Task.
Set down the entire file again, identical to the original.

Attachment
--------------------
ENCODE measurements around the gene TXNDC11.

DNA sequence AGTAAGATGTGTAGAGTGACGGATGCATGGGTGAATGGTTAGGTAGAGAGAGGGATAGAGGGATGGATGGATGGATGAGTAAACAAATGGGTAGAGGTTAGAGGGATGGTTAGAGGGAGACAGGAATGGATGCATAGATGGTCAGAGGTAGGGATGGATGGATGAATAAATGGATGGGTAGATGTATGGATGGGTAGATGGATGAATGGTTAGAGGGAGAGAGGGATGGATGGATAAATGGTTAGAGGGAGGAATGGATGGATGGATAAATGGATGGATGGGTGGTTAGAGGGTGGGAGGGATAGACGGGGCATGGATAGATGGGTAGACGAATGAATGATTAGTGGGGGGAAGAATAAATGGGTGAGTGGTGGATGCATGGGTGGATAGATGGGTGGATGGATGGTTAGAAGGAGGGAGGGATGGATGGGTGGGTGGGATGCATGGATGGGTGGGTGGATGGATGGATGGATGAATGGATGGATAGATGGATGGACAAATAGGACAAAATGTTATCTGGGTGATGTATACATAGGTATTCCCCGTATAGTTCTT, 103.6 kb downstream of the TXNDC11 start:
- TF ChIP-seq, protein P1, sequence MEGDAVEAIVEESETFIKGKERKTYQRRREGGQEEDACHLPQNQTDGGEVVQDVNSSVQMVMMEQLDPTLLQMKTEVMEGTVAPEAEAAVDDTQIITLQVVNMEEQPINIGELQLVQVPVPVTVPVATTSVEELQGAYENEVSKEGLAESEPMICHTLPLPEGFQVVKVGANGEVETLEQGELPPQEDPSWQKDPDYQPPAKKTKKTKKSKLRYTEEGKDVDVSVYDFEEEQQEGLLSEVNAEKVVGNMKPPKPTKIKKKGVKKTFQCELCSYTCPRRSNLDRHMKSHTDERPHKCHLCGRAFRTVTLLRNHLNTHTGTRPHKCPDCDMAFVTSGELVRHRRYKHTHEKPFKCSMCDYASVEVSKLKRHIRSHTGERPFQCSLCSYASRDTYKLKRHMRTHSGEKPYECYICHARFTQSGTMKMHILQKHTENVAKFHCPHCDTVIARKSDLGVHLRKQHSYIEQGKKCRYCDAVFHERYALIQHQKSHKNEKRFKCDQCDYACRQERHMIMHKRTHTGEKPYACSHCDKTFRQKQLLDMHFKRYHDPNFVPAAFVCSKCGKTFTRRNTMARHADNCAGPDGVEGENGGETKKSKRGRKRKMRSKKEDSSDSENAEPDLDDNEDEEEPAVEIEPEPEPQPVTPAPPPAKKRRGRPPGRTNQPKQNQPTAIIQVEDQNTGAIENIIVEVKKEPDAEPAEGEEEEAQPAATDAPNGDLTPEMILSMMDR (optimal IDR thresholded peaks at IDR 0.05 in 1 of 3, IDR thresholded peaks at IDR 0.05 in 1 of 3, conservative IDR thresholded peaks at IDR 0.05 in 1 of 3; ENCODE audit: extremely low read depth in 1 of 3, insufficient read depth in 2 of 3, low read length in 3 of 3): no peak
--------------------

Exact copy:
ENCODE measurements around the gene TXNDC11.

DNA sequence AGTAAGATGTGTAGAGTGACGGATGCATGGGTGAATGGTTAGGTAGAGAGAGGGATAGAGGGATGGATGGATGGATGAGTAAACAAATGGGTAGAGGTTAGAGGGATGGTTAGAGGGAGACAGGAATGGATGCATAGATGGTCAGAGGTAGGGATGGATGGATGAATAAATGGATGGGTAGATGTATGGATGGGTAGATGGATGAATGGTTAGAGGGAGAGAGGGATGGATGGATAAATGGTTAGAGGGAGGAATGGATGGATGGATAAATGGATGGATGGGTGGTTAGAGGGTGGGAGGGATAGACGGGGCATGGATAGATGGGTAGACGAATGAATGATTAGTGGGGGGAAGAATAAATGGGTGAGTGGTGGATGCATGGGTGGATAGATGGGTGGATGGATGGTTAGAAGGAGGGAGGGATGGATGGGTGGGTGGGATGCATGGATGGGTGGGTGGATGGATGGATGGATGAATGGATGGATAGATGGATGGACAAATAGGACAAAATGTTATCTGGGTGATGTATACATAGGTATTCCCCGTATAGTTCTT, 103.6 kb downstream of the TXNDC11 start:
- TF ChIP-seq, protein P1, sequence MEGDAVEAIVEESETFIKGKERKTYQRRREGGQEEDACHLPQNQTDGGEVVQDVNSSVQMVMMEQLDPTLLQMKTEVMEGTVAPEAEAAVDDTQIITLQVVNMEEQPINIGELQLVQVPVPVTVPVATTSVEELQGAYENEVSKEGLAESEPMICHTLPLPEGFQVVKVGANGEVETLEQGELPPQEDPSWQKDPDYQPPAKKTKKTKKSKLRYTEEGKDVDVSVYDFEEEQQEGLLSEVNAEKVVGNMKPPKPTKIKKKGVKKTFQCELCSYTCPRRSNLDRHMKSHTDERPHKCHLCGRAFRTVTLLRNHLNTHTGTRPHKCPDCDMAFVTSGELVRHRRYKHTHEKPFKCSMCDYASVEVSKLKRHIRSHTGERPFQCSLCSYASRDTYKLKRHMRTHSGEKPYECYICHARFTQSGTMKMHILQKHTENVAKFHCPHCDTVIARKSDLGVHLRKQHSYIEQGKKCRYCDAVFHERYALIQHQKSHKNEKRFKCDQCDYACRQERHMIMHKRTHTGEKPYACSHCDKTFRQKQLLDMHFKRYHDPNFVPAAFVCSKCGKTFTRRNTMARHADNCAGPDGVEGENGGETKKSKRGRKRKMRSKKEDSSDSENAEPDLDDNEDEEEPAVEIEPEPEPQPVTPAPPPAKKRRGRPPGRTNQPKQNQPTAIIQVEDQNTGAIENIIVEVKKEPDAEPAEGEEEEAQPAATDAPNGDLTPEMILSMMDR (optimal IDR thresholded peaks at IDR 0.05 in 1 of 3, IDR thresholded peaks at IDR 0.05 in 1 of 3, conservative IDR thresholded peaks at IDR 0.05 in 1 of 3; ENCODE audit: extremely low read depth in 1 of 3, insufficient read depth in 2 of 3, low read length in 3 of 3): no peak